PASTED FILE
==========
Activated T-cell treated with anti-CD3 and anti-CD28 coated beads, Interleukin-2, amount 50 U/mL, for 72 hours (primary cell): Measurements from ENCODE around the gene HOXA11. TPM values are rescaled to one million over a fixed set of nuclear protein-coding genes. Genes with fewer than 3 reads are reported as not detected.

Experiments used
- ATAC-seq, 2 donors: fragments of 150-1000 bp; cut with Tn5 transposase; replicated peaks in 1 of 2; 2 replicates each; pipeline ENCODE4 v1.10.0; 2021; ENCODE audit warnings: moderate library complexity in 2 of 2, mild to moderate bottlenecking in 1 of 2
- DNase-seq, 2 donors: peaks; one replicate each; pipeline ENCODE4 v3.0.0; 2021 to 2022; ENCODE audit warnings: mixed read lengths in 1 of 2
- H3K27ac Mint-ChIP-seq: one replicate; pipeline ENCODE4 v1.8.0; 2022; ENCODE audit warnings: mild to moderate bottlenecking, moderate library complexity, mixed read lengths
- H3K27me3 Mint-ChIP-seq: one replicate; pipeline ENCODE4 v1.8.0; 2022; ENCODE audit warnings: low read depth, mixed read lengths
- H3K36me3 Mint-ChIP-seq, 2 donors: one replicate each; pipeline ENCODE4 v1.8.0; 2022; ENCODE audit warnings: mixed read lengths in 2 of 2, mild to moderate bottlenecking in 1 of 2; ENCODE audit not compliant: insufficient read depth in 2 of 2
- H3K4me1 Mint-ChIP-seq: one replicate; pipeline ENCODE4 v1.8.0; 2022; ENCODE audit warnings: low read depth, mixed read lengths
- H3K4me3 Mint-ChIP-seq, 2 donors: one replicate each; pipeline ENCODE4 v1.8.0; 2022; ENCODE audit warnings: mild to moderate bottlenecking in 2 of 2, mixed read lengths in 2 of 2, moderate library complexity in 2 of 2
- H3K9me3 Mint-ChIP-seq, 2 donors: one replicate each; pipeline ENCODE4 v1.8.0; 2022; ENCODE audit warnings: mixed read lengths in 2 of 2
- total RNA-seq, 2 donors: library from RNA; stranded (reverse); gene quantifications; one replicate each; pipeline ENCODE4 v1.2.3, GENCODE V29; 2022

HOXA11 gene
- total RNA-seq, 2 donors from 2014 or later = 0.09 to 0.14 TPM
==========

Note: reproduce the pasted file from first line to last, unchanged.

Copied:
Activated T-cell treated with anti-CD3 and anti-CD28 coated beads, Interleukin-2, amount 50 U/mL, for 72 hours (primary cell): Measurements from ENCODE around the gene HOXA11. TPM values are rescaled to one million over a fixed set of nuclear protein-coding genes. Genes with fewer than 3 reads are reported as not detected.

Experiments used
- ATAC-seq, 2 donors: fragments of 150-1000 bp; cut with Tn5 transposase; replicated peaks in 1 of 2; 2 replicates each; pipeline ENCODE4 v1.10.0; 2021; ENCODE audit warnings: moderate library complexity in 2 of 2, mild to moderate bottlenecking in 1 of 2
- DNase-seq, 2 donors: peaks; one replicate each; pipeline ENCODE4 v3.0.0; 2021 to 2022; ENCODE audit warnings: mixed read lengths in 1 of 2
- H3K27ac Mint-ChIP-seq: one replicate; pipeline ENCODE4 v1.8.0; 2022; ENCODE audit warnings: mild to moderate bottlenecking, moderate library complexity, mixed read lengths
- H3K27me3 Mint-ChIP-seq: one replicate; pipeline ENCODE4 v1.8.0; 2022; ENCODE audit warnings: low read depth, mixed read lengths
- H3K36me3 Mint-ChIP-seq, 2 donors: one replicate each; pipeline ENCODE4 v1.8.0; 2022; ENCODE audit warnings: mixed read lengths in 2 of 2, mild to moderate bottlenecking in 1 of 2; ENCODE audit not compliant: insufficient read depth in 2 of 2
- H3K4me1 Mint-ChIP-seq: one replicate; pipeline ENCODE4 v1.8.0; 2022; ENCODE audit warnings: low read depth, mixed read lengths
- H3K4me3 Mint-ChIP-seq, 2 donors: one replicate each; pipeline ENCODE4 v1.8.0; 2022; ENCODE audit warnings: mild to moderate bottlenecking in 2 of 2, mixed read lengths in 2 of 2, moderate library complexity in 2 of 2
- H3K9me3 Mint-ChIP-seq, 2 donors: one replicate each; pipeline ENCODE4 v1.8.0; 2022; ENCODE audit warnings: mixed read lengths in 2 of 2
- total RNA-seq, 2 donors: library from RNA; stranded (reverse); gene quantifications; one replicate each; pipeline ENCODE4 v1.2.3, GENCODE V29; 2022

HOXA11 gene
- total RNA-seq, 2 donors from 2014 or later = 0.09 to 0.14 TPM